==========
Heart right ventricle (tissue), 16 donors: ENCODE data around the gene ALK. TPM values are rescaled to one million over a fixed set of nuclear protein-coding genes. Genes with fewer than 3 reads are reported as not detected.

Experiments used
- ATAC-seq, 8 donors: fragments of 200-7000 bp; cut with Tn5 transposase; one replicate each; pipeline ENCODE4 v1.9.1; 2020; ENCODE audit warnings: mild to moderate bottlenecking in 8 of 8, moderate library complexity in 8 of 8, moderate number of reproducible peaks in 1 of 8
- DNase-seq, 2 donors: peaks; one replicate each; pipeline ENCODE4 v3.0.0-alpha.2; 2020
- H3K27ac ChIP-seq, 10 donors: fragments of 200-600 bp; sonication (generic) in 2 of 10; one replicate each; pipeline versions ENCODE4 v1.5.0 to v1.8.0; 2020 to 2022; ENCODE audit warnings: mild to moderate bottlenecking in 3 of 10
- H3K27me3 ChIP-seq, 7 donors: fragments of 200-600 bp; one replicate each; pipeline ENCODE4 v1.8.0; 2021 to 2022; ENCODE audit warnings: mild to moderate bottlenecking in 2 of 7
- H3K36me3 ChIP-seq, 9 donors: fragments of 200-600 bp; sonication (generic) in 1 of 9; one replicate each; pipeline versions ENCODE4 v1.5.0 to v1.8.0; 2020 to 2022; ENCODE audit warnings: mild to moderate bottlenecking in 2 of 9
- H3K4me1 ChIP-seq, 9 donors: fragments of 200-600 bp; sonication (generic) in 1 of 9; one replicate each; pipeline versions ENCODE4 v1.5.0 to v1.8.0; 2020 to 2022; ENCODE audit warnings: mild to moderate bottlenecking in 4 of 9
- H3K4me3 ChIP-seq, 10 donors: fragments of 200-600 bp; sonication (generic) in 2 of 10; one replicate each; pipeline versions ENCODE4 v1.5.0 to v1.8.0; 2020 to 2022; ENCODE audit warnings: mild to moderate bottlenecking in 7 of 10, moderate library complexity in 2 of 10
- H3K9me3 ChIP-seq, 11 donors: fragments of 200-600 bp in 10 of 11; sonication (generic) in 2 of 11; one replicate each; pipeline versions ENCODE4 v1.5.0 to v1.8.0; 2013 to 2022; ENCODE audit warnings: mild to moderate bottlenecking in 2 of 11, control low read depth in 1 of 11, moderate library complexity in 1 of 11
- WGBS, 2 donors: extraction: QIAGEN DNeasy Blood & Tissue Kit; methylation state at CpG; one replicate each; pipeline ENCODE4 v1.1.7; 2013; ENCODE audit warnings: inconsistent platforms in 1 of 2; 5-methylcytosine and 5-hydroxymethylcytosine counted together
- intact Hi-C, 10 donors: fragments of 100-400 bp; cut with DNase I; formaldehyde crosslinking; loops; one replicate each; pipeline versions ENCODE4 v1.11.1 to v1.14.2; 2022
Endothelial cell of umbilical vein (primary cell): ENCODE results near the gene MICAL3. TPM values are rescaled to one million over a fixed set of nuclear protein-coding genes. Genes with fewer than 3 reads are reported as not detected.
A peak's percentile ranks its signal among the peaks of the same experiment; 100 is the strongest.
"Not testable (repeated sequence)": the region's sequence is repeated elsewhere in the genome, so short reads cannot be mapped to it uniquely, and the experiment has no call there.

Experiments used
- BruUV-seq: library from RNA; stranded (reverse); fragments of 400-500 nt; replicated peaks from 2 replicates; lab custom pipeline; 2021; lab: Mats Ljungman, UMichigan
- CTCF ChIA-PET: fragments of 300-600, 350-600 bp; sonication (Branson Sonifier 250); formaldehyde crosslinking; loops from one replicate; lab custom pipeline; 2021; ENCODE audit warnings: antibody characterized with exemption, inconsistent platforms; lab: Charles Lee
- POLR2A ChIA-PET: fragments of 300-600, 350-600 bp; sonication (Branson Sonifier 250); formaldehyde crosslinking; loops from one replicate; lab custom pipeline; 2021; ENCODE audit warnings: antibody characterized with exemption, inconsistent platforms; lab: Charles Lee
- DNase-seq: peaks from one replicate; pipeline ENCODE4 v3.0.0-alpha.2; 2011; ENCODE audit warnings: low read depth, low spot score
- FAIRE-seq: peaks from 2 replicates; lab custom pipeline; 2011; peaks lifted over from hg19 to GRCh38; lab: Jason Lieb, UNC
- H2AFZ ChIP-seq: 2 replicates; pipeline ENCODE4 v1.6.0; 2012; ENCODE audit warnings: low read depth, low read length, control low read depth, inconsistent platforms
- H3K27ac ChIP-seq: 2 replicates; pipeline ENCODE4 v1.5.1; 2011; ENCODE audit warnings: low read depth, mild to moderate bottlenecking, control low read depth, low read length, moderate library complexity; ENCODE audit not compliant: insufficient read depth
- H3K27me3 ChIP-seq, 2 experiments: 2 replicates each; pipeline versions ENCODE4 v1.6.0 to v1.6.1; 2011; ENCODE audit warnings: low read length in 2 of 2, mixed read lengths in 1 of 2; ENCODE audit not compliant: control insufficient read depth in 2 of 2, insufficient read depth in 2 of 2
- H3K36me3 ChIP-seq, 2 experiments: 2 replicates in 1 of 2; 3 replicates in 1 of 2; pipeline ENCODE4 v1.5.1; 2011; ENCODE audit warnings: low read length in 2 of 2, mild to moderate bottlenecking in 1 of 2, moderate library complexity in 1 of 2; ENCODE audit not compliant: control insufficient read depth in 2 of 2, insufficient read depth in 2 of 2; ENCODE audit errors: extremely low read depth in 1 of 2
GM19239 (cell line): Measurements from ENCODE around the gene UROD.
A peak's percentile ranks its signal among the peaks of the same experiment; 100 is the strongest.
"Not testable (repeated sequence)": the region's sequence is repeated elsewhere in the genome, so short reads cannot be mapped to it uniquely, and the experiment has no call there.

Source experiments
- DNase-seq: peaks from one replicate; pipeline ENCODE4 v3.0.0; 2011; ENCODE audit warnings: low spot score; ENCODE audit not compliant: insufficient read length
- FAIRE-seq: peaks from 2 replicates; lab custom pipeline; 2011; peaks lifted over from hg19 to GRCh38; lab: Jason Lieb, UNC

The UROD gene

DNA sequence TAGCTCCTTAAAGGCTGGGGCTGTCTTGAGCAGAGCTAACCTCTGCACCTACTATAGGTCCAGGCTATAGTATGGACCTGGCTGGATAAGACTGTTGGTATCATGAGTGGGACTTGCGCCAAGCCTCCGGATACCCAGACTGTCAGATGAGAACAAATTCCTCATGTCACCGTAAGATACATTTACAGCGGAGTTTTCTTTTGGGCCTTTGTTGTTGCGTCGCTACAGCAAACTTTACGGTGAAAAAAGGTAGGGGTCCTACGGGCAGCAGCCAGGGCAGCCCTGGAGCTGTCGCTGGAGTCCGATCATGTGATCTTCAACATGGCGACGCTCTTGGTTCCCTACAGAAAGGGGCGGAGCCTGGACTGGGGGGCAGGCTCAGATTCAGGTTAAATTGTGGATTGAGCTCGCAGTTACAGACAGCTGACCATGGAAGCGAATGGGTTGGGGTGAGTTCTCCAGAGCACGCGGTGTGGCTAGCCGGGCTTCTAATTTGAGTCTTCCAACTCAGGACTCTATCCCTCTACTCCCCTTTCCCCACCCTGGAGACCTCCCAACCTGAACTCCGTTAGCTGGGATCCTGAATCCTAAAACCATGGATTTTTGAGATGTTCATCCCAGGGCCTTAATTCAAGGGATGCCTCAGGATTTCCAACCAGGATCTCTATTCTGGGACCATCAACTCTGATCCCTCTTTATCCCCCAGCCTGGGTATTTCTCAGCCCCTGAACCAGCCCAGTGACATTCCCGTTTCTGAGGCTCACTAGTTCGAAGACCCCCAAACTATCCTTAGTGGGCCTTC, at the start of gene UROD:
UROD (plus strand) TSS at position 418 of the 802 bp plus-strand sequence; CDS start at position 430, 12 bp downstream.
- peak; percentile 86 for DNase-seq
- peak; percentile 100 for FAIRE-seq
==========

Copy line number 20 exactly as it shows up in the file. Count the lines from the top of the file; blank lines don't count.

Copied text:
- DNase-seq: peaks from one replicate; pipeline ENCODE4 v3.0.0-alpha.2; 2011; ENCODE audit warnings: low read depth, low spot score